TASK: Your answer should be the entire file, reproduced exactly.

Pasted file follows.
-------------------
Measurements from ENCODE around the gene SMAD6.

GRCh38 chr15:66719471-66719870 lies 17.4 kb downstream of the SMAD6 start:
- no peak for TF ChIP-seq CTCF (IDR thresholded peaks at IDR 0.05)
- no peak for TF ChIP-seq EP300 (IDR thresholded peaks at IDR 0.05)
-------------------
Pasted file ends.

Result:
Measurements from ENCODE around the gene SMAD6.

GRCh38 chr15:66719471-66719870 lies 17.4 kb downstream of the SMAD6 start:
- no peak for TF ChIP-seq CTCF (IDR thresholded peaks at IDR 0.05)
- no peak for TF ChIP-seq EP300 (IDR thresholded peaks at IDR 0.05)